LifeSource and I are excited to welcome the NCECA community to Minneapolis!
Minnesota is home to many arts-friendly organizations and nonprofits that pride in developing meaningful connections to the community; state-wide grants and arts initiatives continuously create an environment where art and community intersect in many ways. My own journey since receiving a grant and then working with a local nonprofit revealed how our state’s opportunities allow artists to create what is in their heart and connect our community. LifeSource – a Minnesota-based nonprofit dedicated to saving lives and offering hope through organ, eye and tissue donations – is home to my largest installation called Intersections, featured in Ceramics Monthly.
The piece originally titled Intersection began as a personal journey: in January 2013, I received a Minnesota State Arts Board grant to create an expansive wall installation. My mother had died just two months before; she had always told me to be true to myself, to make what was in my head because no one else would. I ended up making just over 1,000 thrown porcelain cylinders that I cut, altered and assembled on a wall spanning 24 feet. In November 2013, Intersection was first exhibited at Northern Clay Center.
Months after the exhibition, I received an email from LifeSource. They were building a new headquarters in Minneapolis and inquired about creating a piece for their new space. I asked how they got my name and was told only that the organization leaders were familiar with my work. I thought that they had seen my recent exhibition, but they had not. When I showed them an image of Intersection, they immediately connected with the piece; you could feel it in the room. They saw their mission in my piece. It was quite humbling. Over the next four months, I worked with LifeSource and their architects to transform the original piece into their new space. It grew to 35 feet long and became Intersections, reflecting the multiple layers of connections that had now informed the work.
The installation in their new building became a collaborative effort as so many employees in the organization requested to help with the two-week-long installation; we created shifts to accommodate all willing to help. What struck me at the time was how vested everyone became in the piece as we worked together. After the installation, it felt as though Intersections had become its own and found its home at LifeSource – a little like watching your child grow up. They begin as part of you; then, they become their own person, stronger and more wonderful than you could ever have imagined.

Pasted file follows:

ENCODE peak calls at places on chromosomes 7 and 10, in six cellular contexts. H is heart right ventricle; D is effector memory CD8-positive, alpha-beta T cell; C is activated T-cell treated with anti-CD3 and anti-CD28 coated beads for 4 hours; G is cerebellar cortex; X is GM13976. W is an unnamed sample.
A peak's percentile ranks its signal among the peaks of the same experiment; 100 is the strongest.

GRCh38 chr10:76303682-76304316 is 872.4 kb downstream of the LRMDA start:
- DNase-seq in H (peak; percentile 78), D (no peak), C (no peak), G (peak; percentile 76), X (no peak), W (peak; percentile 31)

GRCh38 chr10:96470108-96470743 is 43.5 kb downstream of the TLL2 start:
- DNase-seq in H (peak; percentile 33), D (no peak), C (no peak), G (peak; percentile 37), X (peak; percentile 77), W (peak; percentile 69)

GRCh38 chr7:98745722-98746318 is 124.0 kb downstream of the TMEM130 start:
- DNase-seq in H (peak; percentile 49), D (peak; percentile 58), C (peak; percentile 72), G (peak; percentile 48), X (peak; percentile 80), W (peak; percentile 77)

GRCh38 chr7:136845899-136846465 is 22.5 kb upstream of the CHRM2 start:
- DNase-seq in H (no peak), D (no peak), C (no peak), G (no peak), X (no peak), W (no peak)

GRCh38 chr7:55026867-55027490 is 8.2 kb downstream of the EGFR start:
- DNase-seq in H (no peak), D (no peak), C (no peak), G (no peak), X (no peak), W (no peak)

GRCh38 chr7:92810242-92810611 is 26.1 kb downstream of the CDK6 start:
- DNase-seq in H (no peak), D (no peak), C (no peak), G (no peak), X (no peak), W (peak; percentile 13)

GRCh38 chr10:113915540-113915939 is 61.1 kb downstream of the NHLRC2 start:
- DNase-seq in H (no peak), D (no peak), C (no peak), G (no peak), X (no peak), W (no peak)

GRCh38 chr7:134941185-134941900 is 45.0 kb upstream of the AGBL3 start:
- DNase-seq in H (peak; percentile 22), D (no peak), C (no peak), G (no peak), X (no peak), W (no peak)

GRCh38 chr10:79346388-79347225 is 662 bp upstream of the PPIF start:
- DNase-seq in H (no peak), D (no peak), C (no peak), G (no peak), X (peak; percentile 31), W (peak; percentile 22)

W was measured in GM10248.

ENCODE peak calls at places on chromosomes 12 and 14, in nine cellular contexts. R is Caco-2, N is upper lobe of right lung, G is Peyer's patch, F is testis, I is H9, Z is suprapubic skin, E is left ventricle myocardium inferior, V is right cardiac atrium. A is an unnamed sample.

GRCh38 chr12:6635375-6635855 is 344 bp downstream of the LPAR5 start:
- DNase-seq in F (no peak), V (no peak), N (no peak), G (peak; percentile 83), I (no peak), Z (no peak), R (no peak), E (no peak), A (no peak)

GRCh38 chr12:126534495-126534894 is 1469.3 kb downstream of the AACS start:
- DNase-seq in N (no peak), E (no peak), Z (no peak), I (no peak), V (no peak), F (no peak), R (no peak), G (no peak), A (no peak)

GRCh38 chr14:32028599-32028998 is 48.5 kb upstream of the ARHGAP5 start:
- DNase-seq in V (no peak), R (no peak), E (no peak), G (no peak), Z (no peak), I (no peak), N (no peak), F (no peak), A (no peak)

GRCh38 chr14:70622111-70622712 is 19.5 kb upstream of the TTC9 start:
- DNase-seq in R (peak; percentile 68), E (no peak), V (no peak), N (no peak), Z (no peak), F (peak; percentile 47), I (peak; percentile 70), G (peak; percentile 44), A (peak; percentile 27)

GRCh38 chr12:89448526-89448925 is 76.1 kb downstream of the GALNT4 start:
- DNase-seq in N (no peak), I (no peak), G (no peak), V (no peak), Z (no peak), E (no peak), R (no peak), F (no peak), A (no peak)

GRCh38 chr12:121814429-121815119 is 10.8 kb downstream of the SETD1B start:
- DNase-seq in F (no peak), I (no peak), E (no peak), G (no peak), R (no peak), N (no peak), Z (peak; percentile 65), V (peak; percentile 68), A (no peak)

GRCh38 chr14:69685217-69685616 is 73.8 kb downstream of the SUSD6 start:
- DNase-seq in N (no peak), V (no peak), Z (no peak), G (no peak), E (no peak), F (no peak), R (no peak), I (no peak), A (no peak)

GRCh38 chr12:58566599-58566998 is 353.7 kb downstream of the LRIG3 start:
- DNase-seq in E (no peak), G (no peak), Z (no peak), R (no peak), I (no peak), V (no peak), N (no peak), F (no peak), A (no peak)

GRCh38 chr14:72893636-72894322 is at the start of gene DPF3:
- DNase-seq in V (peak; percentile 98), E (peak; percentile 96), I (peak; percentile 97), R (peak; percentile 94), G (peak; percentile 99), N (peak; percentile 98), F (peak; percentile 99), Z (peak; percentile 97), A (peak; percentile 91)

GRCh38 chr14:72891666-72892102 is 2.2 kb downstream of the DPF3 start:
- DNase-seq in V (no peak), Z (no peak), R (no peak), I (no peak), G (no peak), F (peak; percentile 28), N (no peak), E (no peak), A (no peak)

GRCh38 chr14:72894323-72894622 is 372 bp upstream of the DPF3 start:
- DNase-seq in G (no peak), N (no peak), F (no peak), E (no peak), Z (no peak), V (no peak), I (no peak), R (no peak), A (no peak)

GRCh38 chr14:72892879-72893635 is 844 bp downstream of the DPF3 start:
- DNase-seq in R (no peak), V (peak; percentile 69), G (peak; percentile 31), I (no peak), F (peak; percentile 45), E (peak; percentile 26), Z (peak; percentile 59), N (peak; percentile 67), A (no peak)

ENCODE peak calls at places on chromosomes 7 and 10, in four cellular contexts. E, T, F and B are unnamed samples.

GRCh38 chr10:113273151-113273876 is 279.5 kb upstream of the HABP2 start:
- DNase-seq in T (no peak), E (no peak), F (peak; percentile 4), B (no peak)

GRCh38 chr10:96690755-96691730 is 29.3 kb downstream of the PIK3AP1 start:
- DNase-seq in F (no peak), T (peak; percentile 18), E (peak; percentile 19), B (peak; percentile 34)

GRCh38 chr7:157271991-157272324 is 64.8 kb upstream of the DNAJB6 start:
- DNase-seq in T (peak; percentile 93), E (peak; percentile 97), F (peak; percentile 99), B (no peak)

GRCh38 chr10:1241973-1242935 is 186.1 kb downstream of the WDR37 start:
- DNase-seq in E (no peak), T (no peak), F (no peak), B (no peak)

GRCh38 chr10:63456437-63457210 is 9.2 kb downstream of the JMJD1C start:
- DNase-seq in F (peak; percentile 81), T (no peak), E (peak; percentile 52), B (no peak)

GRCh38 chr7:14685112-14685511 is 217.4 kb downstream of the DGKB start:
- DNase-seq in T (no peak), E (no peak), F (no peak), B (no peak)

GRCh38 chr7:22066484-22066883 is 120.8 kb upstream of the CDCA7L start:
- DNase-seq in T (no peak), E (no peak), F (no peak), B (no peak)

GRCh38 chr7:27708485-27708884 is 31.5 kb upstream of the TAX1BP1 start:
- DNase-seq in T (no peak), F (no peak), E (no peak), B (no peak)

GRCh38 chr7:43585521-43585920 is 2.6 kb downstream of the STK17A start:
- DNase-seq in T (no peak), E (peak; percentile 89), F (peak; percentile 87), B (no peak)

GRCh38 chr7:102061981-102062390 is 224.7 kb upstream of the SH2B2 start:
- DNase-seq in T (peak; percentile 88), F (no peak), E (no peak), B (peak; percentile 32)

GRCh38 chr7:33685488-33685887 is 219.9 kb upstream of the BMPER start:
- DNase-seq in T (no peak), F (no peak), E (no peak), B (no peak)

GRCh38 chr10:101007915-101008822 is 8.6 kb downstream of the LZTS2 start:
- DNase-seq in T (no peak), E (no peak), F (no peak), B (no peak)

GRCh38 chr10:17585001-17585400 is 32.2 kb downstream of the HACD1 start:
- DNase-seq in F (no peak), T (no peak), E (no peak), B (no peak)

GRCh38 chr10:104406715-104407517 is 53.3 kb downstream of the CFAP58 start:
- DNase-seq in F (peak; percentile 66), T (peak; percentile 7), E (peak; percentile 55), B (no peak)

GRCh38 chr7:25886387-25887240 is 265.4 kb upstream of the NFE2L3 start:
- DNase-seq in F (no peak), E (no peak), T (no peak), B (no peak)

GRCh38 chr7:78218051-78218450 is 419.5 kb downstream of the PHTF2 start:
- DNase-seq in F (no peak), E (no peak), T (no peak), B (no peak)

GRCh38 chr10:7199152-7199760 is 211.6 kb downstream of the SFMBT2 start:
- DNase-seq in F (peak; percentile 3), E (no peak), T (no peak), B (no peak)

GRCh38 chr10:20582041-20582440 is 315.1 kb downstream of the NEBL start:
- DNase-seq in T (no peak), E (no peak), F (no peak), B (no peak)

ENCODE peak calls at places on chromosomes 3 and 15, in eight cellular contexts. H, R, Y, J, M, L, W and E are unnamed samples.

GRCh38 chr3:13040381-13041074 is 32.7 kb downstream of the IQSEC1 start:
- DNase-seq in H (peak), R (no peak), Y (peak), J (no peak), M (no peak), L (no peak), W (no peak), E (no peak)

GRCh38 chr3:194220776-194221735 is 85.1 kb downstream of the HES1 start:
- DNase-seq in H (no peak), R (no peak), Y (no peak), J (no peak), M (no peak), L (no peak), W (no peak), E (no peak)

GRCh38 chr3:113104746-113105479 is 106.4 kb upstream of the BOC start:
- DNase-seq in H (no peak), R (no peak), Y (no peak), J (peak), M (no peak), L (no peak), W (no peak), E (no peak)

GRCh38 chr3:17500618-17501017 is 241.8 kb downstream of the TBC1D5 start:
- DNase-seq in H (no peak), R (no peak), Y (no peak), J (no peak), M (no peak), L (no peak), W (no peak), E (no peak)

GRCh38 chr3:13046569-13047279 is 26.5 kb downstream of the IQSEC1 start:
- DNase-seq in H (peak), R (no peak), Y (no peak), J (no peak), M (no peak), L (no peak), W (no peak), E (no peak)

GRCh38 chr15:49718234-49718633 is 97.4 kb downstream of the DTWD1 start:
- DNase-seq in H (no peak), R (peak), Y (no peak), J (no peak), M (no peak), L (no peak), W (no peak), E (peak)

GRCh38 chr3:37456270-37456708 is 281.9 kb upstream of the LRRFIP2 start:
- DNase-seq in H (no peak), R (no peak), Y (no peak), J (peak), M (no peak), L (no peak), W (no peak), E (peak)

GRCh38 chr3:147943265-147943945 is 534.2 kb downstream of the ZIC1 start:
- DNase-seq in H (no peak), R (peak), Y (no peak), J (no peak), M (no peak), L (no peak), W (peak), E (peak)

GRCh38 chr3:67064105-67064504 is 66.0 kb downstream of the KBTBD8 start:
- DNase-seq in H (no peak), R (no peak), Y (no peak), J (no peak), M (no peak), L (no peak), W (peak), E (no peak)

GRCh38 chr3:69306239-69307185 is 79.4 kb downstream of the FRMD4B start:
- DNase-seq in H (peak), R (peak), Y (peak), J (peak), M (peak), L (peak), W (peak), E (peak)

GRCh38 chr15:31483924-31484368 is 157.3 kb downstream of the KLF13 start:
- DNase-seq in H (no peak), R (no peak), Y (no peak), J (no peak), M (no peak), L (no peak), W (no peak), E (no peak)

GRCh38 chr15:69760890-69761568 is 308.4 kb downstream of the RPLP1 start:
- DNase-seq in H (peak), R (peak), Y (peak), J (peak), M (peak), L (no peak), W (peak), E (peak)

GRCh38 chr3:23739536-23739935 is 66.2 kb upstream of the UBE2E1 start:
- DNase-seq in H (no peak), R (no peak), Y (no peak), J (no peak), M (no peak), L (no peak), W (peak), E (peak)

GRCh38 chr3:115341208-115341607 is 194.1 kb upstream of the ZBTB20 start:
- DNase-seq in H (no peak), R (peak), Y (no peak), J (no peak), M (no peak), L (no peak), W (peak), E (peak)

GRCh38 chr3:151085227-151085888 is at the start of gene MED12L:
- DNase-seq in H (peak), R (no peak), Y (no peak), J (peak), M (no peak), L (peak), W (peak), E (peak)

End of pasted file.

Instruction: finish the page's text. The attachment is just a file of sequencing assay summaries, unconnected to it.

I knew the piece had landed where it needed to be after the experience of working with those from LifeSource and then hearing how well it reflected their mission every day.
“Intersections speaks to LifeSource’s dedication to saving lives through organ, eye and tissue transplantation. Each piece in this artwork stands on its own as a familiar and intimate vessel and yet is part of something bigger as the shapes are joined in unexpected ways. Just as a donor shares life with many unknown recipients, many parts come together to form a whole.”
– Susan Mau Larson, Director of Partner and Community Relations.
Interested in seeing the piece in-person? Join us for an open-house reception at LifeSource in Northeast Minneapolis – a short 12-minute drive from the Minneapolis Convention Center. Also, when you stop by, participate in our engaging activity and connect with a mission of hope. RSVP here!
Open House and Artist Reception – LifeSource
Thursday, March 28 from 4 p.m. to 7 p.m.
2225 West River Road N, Minneapolis, MN
The NCECA community is welcome to visit the LifeSource installation during regular business hours:
Wednesday, March 27 – Friday, March 29 from 8 a.m. to 5 p.m.
To find out more information on the installation and reception, please visit www.life-source.org/intersections. See you soon!
the author Monica Rudquist is a studio artist living in Minneapolis, Minnesota and currently teaches at St. Catherine University in St. Paul. To see more you can follow her on Facebook and Instagram at Monica Rudquist Clay or visit http://monicarudquist.com/.
Monica’s local picks for Minneapolis visitors: